The district court's findings of drug quantities were supported by the evidence. Because Roach, Jackson, Eagle Tail, Mousel, and Osario were members of the same conspiracy, the court properly attributed the quantity Osario was transporting at his death to each defendant in the sentencing calculation. Even though the quantity evidence was not all precise, the court was entitled to rely on it in making its estimation of the amount of drugs for which each appellant was responsible. Even though it was not established that Osario's last package was “ice” methamphetamine, its incorrect classification would not have affected any of the appellants' base offense levels.7
Finally, appellant Jackson claims that two of the three state court convictions used to raise his criminal history to category II were insufficiently documented. A district court's factual findings for sentencing must be supported by a preponderance of the evidence, and we reverse only for clear error. See United States v. Whatley, 133 F.3d 601, 606 (8th Cir.), cert. denied, 524 U.S. 940, 118 S.Ct. 2347, 141 L.Ed.2d 717 (1998), and cert. denied, 524 U.S. 945, 118 S.Ct. 2357, 141 L.Ed.2d 726 (1998); United States v. Hulshof, 23 F.3d 1470, 1472 (8th Cir.1994). A sentencing court is not bound by the rules of evidence and may even consider hearsay in making its determinations. See U.S.S.G. § 78 Me. 392, 6 A. 1.3(a). Although the local clerk's office no longer had a record of Jackson's 1988 petty theft conviction, that misdemeanor is contained in the records of the Rapid City Police Department and the South Dakota Division of Criminal Investigation. The clerk's office produced a computer record of his 1990 marijuana possession conviction but could not locate the supporting file. Absence of records underlying a conviction is not enough to create a presumption of invalidity. See Parke v. Raley, 506 U.S. 20, 30, 113 S.Ct. 517, 121 L.Ed.2d 391 (1992). Jackson does not claim that he was never convicted of these misdemeanors, and he has given us no reason to believe that the convictions were unconstitutionally obtained. He has not shown the district court erred in considering these convictions in computing his criminal history category.
The record contains overwhelming evidence that appellants were involved in a large scale drug distribution conspiracy that imported over 30 kilograms of methamphetamine into the Rapid City area. Appellants have not shown reversible error at their trial or in the course of their sentencing proceedings or that they are entitled to a new trial or resentencing. The judgments are therefore affirmed.
1. Phyllis Fairbanks later married Sergio Gutierrez, but we refer to her throughout this opinion as Fairbanks.
2. The government offered this evidence through the testimony of Ness, Agent Robert Overturf, Deputy Lynn McLane, Peschong, Gutierrez, Terry Cuny, Fairbanks, and Williamson.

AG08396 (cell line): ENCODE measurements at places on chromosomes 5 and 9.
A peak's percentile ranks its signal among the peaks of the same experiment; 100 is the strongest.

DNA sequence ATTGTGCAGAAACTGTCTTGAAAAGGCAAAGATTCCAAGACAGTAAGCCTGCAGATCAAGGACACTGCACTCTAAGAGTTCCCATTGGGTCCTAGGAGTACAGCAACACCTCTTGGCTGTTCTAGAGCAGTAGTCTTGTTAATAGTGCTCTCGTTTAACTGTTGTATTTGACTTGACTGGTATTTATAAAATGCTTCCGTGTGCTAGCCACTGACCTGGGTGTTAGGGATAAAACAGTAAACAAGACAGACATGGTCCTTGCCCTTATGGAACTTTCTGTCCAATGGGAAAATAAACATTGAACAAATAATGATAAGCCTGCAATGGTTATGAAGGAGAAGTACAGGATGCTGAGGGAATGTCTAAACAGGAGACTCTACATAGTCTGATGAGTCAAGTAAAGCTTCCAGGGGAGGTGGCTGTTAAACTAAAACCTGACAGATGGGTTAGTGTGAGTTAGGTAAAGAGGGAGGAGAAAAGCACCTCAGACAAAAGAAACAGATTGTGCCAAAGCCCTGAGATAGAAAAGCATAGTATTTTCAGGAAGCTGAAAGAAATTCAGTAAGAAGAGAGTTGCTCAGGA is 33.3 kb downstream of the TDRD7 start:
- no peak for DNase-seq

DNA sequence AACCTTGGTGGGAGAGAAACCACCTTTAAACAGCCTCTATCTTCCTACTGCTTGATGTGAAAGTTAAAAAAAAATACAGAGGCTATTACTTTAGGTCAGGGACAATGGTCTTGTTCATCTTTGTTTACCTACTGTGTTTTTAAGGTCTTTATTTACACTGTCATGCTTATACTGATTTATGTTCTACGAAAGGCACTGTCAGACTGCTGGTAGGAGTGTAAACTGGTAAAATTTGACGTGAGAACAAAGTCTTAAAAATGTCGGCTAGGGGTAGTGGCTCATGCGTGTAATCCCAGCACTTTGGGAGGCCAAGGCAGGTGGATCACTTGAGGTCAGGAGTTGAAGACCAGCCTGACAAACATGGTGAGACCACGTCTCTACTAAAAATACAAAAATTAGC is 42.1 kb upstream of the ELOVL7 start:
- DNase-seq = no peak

3. At the beginning of trial, the court indicated that objections by one defendant would be considered an objection by all unless a party chose to opt out or add something to the objection.
4. The transcript reference is to Fed.R.Evid. 801(b)(2)(E). There is no such section in the rules. Rule 801(d)(2)(E) contains the coconspirator exception. It thus appears that either there was a typographical error in the transcript or that the court reporter heard (b) when the judge said (d).
5. Appellants claim that under the Confrontation Clause there must also be sufficient indicia of reliability to admit statements of an unavailable coconspirator, but the Supreme Court has explicitly rejected the need for a separate reliability inquiry. See Bourjaily v. United States, 483 U.S. 171, 182-83, 107 S.Ct. 2775, 97 L.Ed.2d 144 (1987) (Confrontation Clause requirements satisfied by coconspirator test).
6. Although the court's findings for quantity were the same as those in the PSR, it declined to adopt other recommendations in the PSR, including an obstruction of justice enhancement for Jackson and weapon enhancements for Roach and Jackson.
7. The government's expert witness, Dr. Jack Gaines, testified that the substance was not ice, but the PSR described it as ice because of its level of purity. Under the Sentencing Guidelines, only d-methamphetamine of greater than 80% purity qualifies as ice. See U.S.S.G. § 2D1.1(c), comment. (n.C). The PSR did not discuss whether the drugs were d-type or l-type methamphetamine. If the quantity found on Osario's body was only a methamphetamine mixture instead of ice methamphetamine, the total drug quantity would have been 30.98 kilograms. This would still be more than the required threshold of 30 kilograms for level 38. See U.S.S.G. § 2D1.1(c).
MURPHY, Circuit Judge.